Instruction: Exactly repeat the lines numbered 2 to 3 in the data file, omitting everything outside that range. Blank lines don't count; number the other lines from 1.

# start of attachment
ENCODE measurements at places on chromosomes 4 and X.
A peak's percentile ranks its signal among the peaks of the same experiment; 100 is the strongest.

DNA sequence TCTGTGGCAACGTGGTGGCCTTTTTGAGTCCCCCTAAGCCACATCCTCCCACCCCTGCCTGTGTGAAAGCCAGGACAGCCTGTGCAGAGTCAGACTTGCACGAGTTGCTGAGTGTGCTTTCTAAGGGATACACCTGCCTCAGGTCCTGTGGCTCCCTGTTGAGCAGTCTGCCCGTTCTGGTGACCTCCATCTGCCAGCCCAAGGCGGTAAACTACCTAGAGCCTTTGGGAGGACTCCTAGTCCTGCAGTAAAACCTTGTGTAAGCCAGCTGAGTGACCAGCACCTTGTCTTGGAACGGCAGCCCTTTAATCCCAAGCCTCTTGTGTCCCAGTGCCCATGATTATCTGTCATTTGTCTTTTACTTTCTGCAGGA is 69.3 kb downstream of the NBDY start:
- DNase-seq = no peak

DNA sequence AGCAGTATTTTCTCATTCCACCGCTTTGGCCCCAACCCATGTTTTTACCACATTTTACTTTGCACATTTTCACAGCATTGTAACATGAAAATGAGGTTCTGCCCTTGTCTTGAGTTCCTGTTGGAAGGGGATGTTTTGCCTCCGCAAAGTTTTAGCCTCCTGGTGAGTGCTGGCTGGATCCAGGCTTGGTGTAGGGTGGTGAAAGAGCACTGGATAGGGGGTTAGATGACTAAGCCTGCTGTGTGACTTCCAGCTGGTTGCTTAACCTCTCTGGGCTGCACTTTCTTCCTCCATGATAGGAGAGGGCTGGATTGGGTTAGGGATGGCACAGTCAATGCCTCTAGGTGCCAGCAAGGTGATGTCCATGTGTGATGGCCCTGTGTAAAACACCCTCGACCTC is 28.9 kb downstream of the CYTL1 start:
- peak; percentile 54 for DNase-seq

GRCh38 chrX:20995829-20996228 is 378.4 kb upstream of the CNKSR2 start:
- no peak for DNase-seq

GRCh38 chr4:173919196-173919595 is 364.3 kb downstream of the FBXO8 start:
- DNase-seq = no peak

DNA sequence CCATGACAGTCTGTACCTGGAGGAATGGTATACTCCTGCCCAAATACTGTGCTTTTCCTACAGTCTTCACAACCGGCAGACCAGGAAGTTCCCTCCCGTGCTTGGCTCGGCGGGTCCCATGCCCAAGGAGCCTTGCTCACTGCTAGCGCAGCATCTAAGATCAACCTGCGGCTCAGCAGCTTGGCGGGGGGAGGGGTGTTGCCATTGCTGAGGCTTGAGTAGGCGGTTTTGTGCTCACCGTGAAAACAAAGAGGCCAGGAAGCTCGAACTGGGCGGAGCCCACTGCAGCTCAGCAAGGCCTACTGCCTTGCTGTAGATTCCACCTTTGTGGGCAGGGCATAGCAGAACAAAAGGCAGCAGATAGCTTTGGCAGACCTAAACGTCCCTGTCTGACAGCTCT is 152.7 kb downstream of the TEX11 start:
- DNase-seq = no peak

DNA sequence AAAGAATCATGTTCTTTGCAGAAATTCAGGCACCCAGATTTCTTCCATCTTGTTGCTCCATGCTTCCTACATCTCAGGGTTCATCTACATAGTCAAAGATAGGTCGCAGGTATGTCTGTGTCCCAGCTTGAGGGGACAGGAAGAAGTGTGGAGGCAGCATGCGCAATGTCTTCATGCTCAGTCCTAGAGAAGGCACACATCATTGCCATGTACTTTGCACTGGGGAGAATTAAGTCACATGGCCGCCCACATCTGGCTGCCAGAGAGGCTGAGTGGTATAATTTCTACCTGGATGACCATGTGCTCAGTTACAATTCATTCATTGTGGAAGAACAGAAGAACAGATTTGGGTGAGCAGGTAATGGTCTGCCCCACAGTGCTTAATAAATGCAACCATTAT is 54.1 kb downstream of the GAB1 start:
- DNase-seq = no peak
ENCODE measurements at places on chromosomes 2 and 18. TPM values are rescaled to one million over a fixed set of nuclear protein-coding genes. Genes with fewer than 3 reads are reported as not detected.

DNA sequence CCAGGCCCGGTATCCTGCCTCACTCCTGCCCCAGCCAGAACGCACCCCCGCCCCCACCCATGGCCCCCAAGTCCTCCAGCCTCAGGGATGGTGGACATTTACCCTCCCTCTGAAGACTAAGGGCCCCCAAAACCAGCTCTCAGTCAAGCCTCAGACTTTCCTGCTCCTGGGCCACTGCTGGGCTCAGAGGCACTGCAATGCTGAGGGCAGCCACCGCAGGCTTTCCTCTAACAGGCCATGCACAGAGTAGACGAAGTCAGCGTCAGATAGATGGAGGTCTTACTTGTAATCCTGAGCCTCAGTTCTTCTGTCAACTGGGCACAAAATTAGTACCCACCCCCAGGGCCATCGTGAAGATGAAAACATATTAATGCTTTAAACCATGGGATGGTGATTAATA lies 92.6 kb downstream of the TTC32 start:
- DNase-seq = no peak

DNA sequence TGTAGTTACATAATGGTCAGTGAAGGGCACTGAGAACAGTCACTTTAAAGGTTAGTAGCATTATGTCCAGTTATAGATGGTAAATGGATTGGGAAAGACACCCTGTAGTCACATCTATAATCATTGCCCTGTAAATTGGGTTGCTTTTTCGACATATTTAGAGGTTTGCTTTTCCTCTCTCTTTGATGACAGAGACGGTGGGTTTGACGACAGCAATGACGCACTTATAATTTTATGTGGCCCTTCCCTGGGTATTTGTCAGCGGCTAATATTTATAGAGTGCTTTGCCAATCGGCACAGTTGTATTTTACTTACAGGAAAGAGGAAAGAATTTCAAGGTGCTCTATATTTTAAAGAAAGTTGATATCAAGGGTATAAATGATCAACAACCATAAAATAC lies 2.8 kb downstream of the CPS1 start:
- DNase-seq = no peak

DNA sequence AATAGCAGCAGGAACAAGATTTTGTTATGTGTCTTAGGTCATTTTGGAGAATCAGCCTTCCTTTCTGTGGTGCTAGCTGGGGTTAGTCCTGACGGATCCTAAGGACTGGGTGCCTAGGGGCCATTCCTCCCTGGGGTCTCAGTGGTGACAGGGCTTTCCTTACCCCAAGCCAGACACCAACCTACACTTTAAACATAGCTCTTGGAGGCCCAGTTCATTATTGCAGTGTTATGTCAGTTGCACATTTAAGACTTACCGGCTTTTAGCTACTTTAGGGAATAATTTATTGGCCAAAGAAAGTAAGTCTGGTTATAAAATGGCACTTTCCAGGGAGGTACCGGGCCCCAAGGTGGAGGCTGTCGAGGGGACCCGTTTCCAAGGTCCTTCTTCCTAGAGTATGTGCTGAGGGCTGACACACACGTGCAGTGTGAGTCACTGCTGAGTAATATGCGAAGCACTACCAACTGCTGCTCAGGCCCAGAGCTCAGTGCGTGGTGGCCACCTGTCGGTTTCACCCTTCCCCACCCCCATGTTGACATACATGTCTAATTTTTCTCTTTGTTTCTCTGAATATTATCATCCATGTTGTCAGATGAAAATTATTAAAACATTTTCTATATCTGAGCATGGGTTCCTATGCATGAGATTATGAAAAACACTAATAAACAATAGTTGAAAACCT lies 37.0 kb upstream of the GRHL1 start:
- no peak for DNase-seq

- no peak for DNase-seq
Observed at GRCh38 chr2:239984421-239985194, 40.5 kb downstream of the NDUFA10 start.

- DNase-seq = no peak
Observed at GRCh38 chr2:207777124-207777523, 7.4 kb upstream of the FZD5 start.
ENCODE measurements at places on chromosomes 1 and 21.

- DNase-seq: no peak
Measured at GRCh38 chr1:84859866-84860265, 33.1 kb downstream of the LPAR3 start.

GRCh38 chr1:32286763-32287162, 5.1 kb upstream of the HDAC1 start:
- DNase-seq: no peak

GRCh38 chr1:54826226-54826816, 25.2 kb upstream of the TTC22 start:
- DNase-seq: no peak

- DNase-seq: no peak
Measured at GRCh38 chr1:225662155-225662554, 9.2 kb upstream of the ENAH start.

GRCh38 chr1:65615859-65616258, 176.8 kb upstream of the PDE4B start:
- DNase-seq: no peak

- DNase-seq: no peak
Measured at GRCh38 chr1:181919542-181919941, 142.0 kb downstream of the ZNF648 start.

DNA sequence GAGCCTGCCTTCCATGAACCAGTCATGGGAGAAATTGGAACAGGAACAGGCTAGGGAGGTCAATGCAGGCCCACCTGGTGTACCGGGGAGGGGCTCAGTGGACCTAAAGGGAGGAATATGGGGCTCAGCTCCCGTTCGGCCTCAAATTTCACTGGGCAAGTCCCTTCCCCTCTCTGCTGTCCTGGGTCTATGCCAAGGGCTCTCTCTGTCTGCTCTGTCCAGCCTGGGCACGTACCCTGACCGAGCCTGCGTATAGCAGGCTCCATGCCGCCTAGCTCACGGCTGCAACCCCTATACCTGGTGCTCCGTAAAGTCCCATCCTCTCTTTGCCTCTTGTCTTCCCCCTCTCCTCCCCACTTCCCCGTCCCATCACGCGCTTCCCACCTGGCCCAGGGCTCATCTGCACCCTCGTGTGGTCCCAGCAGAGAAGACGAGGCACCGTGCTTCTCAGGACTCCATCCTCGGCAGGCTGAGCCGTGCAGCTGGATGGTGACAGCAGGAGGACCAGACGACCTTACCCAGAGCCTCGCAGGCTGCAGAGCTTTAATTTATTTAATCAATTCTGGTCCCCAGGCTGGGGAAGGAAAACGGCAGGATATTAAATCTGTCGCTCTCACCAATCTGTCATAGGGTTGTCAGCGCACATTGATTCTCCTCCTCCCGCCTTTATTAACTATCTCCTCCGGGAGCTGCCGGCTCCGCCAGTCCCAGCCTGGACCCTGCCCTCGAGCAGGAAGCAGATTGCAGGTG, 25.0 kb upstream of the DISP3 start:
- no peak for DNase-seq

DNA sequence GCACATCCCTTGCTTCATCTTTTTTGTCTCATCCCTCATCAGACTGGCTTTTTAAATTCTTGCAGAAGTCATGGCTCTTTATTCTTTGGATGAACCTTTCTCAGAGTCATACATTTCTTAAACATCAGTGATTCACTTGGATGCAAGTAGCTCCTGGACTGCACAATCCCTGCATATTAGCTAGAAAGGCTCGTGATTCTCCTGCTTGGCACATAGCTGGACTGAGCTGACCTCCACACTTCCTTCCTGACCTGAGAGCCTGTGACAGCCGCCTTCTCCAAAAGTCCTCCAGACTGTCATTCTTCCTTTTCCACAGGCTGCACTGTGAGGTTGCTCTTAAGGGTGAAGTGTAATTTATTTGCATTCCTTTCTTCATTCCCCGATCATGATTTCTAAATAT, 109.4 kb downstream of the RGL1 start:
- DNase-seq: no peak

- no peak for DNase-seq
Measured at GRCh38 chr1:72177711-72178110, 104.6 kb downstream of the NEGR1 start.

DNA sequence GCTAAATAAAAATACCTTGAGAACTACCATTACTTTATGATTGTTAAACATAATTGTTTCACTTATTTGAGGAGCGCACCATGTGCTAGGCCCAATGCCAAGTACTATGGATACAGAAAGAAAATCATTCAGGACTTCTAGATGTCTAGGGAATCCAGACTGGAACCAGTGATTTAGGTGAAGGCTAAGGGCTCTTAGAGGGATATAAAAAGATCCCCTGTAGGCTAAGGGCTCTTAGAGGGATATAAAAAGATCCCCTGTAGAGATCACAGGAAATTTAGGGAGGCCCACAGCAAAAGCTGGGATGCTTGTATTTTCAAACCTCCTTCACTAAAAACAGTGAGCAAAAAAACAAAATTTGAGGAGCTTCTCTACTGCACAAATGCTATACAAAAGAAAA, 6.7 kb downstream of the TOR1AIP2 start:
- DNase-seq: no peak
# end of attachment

A peak's percentile ranks its signal among the peaks of the same experiment; 100 is the strongest.

DNA sequence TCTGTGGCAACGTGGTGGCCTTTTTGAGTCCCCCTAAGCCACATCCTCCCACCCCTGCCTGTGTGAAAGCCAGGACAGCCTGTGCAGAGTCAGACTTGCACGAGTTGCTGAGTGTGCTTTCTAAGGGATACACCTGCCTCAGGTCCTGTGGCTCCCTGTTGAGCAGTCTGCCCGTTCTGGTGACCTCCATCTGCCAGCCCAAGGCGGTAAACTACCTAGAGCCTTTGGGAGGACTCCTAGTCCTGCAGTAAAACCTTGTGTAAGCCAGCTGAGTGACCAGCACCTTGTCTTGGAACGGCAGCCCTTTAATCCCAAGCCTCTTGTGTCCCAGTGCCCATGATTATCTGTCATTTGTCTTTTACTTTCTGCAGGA is 69.3 kb downstream of the NBDY start: